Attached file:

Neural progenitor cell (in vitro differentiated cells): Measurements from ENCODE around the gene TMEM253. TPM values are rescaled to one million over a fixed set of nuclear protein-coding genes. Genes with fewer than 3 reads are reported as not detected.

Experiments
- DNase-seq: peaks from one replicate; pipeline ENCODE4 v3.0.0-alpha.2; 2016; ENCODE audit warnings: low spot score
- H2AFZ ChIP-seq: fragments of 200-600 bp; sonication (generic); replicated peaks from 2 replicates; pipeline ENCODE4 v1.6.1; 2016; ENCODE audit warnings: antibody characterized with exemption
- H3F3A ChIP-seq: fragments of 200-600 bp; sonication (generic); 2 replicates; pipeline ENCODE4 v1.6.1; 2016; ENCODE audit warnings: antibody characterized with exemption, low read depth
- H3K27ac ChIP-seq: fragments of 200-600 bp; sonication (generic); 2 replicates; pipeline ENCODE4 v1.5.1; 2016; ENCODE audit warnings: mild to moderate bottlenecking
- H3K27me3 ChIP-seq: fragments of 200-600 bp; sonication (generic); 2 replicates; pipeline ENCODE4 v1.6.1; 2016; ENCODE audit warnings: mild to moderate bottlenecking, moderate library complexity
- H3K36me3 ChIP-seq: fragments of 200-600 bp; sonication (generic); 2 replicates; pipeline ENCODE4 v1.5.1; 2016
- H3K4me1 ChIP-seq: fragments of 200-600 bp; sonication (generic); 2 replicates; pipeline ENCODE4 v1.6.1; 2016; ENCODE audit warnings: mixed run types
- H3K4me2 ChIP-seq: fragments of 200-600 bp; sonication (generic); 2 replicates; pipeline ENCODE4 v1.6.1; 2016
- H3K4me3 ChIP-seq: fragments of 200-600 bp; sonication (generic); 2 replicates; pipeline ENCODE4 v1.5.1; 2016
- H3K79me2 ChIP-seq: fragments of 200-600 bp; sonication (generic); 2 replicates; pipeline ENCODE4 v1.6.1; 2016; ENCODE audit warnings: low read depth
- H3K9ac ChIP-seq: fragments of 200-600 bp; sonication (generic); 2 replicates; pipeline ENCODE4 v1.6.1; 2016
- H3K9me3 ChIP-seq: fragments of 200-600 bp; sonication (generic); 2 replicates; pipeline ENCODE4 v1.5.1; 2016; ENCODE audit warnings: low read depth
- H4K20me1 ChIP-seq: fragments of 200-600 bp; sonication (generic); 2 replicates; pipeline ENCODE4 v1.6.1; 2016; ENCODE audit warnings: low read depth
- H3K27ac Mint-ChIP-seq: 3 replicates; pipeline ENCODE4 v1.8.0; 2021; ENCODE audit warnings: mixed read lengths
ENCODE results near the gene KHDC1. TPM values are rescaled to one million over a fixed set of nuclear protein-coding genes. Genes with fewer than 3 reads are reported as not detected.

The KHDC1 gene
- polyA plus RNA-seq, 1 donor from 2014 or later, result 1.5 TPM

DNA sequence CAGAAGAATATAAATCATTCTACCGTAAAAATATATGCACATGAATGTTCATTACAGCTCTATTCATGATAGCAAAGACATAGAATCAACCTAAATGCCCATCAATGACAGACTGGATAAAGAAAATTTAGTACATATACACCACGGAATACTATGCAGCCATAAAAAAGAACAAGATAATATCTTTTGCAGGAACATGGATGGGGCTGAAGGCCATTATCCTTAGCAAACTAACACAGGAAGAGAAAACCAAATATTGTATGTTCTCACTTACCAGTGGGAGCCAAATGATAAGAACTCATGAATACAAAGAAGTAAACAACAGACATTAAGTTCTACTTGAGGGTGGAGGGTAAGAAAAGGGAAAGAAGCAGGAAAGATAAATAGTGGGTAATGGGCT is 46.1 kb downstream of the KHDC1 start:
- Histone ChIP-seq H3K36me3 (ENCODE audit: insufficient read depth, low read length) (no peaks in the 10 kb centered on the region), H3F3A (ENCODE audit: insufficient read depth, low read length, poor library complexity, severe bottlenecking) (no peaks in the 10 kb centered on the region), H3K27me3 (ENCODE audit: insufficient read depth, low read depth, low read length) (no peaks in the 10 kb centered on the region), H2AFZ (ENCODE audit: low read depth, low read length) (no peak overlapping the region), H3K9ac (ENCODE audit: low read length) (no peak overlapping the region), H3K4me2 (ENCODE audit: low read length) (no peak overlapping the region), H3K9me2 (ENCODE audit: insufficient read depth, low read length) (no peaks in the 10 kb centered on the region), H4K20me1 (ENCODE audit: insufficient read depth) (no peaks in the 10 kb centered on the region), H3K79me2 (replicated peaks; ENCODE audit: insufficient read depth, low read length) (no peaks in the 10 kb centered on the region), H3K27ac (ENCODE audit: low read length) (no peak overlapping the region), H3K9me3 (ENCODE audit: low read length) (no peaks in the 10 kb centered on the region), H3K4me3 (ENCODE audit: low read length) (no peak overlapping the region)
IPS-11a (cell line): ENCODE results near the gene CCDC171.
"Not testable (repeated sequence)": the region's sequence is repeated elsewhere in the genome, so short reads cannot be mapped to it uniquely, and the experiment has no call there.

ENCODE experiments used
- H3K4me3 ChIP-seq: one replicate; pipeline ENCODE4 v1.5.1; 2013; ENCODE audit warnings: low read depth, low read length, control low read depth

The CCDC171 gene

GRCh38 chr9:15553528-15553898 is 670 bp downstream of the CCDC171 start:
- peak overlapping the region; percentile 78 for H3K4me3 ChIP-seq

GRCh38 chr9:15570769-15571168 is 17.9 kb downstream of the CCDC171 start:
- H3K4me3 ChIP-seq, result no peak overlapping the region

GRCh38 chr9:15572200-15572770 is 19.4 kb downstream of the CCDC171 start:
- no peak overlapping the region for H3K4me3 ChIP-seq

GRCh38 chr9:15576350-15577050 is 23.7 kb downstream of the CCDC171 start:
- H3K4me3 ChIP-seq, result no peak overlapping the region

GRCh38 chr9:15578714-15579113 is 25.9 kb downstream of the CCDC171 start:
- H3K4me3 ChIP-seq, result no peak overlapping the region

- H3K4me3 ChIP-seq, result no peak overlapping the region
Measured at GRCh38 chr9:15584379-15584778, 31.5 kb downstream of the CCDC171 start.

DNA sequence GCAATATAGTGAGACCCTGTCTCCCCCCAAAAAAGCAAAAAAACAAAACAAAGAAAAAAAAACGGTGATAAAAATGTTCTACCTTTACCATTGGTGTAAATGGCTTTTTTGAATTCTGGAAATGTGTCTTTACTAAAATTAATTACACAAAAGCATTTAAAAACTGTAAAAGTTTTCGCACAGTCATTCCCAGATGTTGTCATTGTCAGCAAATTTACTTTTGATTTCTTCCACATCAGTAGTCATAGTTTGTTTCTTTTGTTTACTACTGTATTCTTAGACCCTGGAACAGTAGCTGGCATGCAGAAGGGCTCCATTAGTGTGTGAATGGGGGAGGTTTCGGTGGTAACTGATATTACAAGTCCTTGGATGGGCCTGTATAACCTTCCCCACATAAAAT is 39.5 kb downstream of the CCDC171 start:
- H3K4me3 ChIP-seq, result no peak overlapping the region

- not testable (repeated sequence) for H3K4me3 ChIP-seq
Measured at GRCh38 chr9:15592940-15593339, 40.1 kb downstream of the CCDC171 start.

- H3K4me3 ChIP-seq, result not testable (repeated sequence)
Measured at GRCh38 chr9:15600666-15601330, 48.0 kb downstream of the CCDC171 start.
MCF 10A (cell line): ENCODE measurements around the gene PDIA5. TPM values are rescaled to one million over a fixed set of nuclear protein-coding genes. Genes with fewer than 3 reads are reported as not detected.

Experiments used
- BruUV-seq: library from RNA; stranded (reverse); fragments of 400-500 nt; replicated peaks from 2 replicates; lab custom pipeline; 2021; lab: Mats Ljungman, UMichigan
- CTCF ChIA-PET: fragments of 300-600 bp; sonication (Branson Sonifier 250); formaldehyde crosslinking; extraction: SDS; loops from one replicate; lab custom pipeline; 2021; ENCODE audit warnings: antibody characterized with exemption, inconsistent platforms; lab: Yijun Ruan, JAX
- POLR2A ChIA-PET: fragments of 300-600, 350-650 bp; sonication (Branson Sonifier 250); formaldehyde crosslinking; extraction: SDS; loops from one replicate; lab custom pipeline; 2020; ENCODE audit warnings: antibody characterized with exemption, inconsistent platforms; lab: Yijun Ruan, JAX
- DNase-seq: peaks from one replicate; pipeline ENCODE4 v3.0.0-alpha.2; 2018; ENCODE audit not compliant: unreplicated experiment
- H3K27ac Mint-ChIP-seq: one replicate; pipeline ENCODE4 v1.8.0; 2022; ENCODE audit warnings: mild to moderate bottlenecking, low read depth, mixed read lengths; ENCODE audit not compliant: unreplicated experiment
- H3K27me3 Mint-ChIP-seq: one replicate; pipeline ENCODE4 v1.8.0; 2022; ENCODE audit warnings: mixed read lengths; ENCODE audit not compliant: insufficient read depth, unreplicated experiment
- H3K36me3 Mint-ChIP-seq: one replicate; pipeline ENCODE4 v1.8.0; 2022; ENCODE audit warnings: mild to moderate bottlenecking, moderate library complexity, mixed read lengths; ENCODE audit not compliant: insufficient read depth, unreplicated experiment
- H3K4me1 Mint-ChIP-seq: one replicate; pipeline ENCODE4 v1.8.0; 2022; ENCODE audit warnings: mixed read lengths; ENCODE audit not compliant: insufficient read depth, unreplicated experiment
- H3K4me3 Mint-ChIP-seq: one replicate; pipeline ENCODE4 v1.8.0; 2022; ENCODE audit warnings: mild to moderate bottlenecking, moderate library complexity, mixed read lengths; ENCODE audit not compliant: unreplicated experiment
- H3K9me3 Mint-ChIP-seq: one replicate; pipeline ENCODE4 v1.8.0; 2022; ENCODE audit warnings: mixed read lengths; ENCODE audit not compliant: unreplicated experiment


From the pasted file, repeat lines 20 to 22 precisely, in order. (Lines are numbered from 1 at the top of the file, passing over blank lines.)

DNA sequence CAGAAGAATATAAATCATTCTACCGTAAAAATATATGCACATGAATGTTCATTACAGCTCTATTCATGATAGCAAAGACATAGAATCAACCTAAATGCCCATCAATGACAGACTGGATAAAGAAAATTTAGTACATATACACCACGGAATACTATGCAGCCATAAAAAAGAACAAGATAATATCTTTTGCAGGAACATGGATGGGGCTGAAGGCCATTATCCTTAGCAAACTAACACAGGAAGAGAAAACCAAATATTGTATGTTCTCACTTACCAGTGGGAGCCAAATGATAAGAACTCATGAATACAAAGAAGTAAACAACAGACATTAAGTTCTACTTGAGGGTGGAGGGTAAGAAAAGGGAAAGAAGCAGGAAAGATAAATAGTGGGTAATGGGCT is 46.1 kb downstream of the KHDC1 start:
- Histone ChIP-seq H3K36me3 (ENCODE audit: insufficient read depth, low read length) (no peaks in the 10 kb centered on the region), H3F3A (ENCODE audit: insufficient read depth, low read length, poor library complexity, severe bottlenecking) (no peaks in the 10 kb centered on the region), H3K27me3 (ENCODE audit: insufficient read depth, low read depth, low read length) (no peaks in the 10 kb centered on the region), H2AFZ (ENCODE audit: low read depth, low read length) (no peak overlapping the region), H3K9ac (ENCODE audit: low read length) (no peak overlapping the region), H3K4me2 (ENCODE audit: low read length) (no peak overlapping the region), H3K9me2 (ENCODE audit: insufficient read depth, low read length) (no peaks in the 10 kb centered on the region), H4K20me1 (ENCODE audit: insufficient read depth) (no peaks in the 10 kb centered on the region), H3K79me2 (replicated peaks; ENCODE audit: insufficient read depth, low read length) (no peaks in the 10 kb centered on the region), H3K27ac (ENCODE audit: low read length) (no peak overlapping the region), H3K9me3 (ENCODE audit: low read length) (no peaks in the 10 kb centered on the region), H3K4me3 (ENCODE audit: low read length) (no peak overlapping the region)
IPS-11a (cell line): ENCODE results near the gene CCDC171.